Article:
NEW spaces for festivals, events and pavement cafes will be created as one of Edinburgh’s flagship thoroughfares gets a radical overhaul.
An ambitious vision for George Street, the centrepiece of the New Town, will see pedestrians and cyclists given much greater priority.
Parts of the street are expected to be regularly closed off for events to ease pressure on St Andrew Square, which attracts hundreds of thousands of visitors during the summer and winter festivals. Just one lane of traffic will be allowed on either side of the thoroughfare.
Roddy Smith, chief executive of the Essential Edinburgh business group, has been involved in revamp talks. He said the changes are intended to boost the image of the street and attract visitors in the face of a multi-million pound regeneration of the city’s east end over the next four years.
New events are planned outwith the peak tourism periods, with sites on Castle Street and the west end of George Street, which was tested during last year’s Fringe, already earmarked. It is hoped the plans – drawn up by consultants Ironside Farrar after a year-long pedestrianisation trial – will be put into place over the same timescale to ensure George Street and nearby streets do not slip into decline.
Work on an overhaul of the St James shopping centre, which will create 850,000sq ft of retail space, 85 shops, 30 cafes, bars and restaurants, and a five-star hotel, is expected to begin within months. Two other developments are planned for sites around St Andrew Square.
Smith, who revealed some of the plans at the annual Edinburgh Tourism Action Group Summit, said: “The St James project is one of the biggest retail developments in the UK and it is going to be phenomenal. There is also The Registers development on and around West Register Street, as well as the big Standard Life Investments development on St Andrew Square, which should be finished this year.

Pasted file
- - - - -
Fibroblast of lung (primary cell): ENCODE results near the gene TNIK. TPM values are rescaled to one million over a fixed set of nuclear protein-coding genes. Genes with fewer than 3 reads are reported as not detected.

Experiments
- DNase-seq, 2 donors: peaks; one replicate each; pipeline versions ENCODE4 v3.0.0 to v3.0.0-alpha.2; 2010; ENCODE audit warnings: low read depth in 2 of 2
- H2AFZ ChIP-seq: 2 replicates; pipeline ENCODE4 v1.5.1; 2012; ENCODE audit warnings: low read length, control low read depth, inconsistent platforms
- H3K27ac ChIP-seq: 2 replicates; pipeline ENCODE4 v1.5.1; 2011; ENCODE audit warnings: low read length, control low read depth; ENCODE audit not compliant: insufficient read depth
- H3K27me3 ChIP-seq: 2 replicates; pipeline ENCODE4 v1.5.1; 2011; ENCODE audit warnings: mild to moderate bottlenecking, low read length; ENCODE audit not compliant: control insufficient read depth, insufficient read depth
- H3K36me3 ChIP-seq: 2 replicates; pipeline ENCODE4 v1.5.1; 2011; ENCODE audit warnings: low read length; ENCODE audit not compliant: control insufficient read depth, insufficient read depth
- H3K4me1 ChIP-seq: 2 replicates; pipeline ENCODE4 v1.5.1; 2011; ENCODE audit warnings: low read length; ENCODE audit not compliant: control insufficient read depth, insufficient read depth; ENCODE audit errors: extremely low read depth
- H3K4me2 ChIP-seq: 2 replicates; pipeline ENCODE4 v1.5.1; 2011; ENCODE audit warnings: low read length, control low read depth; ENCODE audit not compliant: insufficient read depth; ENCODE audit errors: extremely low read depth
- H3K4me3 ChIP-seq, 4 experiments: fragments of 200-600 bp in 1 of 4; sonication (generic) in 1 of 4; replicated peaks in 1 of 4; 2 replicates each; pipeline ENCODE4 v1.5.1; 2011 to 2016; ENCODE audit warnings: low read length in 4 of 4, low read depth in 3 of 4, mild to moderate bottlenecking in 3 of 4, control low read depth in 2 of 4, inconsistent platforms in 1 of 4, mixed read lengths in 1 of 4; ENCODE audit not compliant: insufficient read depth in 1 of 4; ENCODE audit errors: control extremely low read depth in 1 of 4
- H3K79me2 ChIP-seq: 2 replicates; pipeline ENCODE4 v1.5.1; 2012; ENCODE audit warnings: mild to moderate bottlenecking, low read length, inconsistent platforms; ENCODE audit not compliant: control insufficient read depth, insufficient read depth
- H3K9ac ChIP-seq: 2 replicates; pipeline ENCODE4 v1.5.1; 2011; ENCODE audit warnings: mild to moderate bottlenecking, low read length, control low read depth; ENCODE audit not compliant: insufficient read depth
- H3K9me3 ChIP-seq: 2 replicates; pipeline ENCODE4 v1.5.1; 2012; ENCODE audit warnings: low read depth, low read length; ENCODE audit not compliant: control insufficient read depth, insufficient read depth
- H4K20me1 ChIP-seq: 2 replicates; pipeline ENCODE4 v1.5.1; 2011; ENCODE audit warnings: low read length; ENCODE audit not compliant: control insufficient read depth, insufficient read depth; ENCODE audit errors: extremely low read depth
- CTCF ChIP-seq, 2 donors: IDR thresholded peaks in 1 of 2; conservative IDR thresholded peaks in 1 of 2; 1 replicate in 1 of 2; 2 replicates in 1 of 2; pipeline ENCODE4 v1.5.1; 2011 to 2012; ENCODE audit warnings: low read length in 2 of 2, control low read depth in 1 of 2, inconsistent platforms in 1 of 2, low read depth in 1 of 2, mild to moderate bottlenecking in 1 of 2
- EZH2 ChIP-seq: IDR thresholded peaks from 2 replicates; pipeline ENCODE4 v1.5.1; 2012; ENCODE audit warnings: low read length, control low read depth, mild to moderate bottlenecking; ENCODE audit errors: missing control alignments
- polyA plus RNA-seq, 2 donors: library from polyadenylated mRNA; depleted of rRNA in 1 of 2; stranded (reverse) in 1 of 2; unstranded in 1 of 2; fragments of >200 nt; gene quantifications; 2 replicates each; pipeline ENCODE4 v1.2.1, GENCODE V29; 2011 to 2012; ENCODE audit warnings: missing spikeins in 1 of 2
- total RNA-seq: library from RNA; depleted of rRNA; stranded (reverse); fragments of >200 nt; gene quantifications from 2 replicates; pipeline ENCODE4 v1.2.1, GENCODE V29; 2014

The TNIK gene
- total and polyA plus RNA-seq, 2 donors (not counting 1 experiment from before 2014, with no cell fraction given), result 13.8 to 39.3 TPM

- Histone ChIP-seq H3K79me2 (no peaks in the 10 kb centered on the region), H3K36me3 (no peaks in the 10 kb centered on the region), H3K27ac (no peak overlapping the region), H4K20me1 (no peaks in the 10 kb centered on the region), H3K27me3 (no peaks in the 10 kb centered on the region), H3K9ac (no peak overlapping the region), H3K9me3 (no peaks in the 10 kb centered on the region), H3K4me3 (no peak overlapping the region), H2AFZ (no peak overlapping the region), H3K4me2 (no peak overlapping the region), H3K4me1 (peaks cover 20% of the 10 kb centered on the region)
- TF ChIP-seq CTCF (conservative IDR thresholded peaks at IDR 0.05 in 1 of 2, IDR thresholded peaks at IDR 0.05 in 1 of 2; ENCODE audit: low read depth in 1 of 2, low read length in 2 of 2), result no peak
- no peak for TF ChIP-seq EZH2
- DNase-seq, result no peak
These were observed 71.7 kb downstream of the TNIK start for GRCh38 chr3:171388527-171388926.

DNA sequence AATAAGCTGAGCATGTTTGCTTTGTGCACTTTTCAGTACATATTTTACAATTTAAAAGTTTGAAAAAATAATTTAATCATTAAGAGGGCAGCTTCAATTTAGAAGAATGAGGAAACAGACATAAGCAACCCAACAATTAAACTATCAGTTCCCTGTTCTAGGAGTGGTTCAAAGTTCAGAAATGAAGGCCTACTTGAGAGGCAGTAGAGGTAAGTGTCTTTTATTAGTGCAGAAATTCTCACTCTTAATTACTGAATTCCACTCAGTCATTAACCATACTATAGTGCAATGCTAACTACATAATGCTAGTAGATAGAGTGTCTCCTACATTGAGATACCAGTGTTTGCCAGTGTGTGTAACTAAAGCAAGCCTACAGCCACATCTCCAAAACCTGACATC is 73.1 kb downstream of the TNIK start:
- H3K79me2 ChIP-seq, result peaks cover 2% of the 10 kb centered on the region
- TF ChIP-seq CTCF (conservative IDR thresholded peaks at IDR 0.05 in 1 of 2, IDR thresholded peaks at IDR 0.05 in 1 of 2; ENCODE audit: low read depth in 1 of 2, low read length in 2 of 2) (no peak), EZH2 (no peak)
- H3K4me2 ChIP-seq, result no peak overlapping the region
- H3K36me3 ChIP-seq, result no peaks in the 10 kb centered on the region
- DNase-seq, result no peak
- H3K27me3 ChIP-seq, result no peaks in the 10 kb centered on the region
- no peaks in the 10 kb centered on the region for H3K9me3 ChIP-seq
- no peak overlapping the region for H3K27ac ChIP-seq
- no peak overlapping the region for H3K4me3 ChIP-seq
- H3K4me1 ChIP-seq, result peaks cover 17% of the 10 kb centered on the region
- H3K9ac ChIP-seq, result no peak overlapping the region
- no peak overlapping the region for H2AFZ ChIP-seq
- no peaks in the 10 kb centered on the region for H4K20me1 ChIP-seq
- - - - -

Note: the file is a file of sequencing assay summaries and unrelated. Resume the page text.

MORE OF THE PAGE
“If you fast forward a few years there will be a real hub and focus of activity in the east end of the city centre. It is going to be really vibrant once you have a world-class shopping destination, as well as a lot of top-end restaurants.
“For us, the challenge is going to be how we draw people through to the west end. The footfall figures are already falling off once you go beyond halfway down George Street and Princes Street. We don’t yet know who is going to migrate into the new St James development from George Street and Princes Street.”
Smith wants to see a more continental atmosphere, ensuring George Street stays attractive as an eating and drinking destination, accommodating events and ensuring people can park outside shops.
Examples of the “shared use” vision include ensuring there are enough parking spaces on either side of the street and retaining access for buses, while creating a cycling lane. Pavements on either side of George Street would be extended to create more room for shoppers and pavement cafes.
However, controversial glass-covered pavilions, which were installed on the street during a 12-month trial, will be banned in favour of temporary “jumbrellas,” which will be removed during colder weather.